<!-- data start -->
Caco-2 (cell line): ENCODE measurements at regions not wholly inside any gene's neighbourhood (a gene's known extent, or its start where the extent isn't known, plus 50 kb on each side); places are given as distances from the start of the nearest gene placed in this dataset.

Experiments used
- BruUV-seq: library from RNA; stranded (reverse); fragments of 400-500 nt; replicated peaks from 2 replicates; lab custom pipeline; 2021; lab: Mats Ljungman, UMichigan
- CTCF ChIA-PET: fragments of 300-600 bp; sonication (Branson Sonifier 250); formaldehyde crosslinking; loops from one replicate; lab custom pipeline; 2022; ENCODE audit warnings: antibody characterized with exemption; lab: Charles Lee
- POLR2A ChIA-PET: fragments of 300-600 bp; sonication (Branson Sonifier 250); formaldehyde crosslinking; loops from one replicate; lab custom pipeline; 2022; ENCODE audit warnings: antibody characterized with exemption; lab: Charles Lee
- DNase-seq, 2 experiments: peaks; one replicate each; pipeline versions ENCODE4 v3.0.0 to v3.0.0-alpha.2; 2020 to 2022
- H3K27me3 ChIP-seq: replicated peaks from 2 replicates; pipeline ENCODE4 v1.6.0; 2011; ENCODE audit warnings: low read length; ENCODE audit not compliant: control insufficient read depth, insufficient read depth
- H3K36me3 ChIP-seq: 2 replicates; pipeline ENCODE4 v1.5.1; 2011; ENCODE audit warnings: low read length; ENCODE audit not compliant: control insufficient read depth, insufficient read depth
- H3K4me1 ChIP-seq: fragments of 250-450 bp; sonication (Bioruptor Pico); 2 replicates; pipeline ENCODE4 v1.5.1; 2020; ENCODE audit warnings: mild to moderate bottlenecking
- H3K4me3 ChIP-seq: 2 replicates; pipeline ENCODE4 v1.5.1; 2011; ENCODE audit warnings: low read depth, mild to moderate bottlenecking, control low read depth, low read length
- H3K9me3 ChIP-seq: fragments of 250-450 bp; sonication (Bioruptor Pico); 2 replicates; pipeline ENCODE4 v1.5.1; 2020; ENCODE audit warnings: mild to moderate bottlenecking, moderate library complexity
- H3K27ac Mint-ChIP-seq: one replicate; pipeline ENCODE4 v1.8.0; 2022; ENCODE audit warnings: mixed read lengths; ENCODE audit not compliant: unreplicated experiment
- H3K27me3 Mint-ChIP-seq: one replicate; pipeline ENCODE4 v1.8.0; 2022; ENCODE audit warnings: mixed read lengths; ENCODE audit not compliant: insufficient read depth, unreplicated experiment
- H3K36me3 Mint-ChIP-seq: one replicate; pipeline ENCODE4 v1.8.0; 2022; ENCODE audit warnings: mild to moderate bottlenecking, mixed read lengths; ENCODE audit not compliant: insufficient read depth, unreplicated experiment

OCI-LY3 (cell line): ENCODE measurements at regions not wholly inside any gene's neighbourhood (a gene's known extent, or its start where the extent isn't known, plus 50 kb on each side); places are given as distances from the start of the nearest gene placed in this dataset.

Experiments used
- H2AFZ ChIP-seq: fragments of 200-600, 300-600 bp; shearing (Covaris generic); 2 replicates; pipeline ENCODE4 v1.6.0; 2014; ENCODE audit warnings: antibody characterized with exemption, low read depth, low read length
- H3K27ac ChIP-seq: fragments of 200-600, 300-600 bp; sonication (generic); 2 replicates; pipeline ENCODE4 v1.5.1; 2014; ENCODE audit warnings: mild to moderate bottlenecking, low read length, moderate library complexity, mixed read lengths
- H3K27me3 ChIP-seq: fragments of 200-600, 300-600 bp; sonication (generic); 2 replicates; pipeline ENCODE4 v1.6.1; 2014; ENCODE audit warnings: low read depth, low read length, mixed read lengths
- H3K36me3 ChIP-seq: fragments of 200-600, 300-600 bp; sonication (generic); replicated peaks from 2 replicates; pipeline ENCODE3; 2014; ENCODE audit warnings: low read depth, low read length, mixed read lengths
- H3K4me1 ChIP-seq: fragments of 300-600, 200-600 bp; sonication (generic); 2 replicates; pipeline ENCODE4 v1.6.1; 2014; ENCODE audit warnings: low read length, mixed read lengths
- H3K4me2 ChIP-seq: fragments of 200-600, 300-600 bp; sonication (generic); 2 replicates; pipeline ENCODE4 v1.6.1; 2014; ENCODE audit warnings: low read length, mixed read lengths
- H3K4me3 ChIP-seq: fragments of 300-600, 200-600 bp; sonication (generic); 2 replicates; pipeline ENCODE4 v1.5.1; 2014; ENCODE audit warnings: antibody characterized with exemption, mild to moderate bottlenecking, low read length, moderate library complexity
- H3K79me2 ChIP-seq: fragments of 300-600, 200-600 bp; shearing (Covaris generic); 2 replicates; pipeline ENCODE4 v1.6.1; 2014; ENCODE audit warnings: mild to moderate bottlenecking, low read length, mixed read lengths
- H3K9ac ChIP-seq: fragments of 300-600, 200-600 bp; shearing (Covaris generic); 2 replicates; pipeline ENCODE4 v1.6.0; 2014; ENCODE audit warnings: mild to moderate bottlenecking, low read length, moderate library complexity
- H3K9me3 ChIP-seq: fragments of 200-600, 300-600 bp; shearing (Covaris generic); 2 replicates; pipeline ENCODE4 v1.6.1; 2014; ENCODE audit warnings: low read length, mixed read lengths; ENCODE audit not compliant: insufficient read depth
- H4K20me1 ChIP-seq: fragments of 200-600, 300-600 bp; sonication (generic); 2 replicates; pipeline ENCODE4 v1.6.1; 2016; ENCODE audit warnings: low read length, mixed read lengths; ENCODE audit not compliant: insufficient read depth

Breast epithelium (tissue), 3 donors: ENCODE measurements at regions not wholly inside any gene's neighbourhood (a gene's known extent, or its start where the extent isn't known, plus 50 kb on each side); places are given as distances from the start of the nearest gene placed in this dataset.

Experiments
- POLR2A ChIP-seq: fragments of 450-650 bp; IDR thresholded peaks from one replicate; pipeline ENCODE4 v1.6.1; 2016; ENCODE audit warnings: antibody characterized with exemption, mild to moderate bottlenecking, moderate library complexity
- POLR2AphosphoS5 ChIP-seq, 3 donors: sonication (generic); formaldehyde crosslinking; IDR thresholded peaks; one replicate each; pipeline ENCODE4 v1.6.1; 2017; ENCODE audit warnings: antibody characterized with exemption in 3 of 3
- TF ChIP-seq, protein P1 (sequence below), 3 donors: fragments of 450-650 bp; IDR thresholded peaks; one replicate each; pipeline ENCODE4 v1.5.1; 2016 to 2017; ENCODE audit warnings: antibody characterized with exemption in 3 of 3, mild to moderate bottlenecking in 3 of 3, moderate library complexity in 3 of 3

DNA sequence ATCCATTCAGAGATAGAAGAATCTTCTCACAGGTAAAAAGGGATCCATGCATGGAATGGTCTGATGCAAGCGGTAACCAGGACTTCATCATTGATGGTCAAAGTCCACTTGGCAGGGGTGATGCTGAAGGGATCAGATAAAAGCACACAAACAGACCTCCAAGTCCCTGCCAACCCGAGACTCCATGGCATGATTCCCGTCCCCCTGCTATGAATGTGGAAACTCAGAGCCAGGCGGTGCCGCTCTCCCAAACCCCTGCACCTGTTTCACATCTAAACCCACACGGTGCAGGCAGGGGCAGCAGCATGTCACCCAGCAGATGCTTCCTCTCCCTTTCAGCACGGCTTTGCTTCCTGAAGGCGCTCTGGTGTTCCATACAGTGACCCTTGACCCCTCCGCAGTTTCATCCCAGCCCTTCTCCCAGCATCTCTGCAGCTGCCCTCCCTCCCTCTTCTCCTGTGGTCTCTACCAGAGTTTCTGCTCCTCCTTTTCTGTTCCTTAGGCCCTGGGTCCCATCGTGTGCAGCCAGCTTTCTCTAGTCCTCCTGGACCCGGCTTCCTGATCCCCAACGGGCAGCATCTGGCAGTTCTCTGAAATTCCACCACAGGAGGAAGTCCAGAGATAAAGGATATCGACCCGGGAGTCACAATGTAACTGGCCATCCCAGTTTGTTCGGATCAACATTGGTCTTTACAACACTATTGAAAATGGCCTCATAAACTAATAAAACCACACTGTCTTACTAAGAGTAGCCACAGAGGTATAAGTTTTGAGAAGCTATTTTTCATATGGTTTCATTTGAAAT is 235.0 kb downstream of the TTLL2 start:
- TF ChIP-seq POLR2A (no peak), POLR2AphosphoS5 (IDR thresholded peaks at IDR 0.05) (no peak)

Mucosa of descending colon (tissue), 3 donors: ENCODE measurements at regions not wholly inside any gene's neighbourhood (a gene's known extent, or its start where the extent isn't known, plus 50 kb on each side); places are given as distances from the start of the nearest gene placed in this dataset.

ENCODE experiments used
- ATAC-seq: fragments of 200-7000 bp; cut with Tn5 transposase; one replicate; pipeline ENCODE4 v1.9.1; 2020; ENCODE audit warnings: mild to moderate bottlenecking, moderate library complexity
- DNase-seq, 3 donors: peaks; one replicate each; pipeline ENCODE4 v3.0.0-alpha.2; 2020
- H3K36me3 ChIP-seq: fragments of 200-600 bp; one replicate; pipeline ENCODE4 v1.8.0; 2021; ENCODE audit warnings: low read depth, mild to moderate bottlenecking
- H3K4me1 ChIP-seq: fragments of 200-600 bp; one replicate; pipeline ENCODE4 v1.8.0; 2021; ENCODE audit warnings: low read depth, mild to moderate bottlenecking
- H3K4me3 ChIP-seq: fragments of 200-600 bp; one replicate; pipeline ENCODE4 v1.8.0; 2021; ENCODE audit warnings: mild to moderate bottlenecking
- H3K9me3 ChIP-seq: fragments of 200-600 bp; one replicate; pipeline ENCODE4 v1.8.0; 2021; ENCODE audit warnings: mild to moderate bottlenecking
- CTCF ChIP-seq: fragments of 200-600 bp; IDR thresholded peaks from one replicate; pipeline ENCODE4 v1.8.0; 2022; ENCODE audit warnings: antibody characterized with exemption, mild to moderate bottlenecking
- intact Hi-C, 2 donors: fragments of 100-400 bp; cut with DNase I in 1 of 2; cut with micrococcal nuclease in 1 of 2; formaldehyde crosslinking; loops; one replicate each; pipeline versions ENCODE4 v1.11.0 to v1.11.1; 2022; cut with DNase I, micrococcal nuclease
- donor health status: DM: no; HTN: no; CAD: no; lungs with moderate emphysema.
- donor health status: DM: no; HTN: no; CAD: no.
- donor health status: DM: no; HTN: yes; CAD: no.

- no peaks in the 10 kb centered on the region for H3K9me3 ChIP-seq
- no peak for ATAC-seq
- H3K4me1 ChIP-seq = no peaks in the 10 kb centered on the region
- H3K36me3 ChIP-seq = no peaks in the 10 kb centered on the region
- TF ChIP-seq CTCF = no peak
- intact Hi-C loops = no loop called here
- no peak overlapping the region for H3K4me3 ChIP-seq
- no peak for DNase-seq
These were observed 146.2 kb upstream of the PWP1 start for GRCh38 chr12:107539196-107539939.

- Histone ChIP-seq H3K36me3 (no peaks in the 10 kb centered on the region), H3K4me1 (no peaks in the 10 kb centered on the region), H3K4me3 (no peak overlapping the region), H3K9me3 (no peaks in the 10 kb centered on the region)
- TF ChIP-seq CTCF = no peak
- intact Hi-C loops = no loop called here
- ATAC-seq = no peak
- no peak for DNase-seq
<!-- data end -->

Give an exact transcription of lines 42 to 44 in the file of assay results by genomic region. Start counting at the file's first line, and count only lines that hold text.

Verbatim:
- H3K9me3 ChIP-seq: fragments of 200-600 bp; one replicate; pipeline ENCODE4 v1.8.0; 2021; ENCODE audit warnings: mild to moderate bottlenecking
- CTCF ChIP-seq: fragments of 200-600 bp; IDR thresholded peaks from one replicate; pipeline ENCODE4 v1.8.0; 2022; ENCODE audit warnings: antibody characterized with exemption, mild to moderate bottlenecking
- intact Hi-C, 2 donors: fragments of 100-400 bp; cut with DNase I in 1 of 2; cut with micrococcal nuclease in 1 of 2; formaldehyde crosslinking; loops; one replicate each; pipeline versions ENCODE4 v1.11.0 to v1.11.1; 2022; cut with DNase I, micrococcal nuclease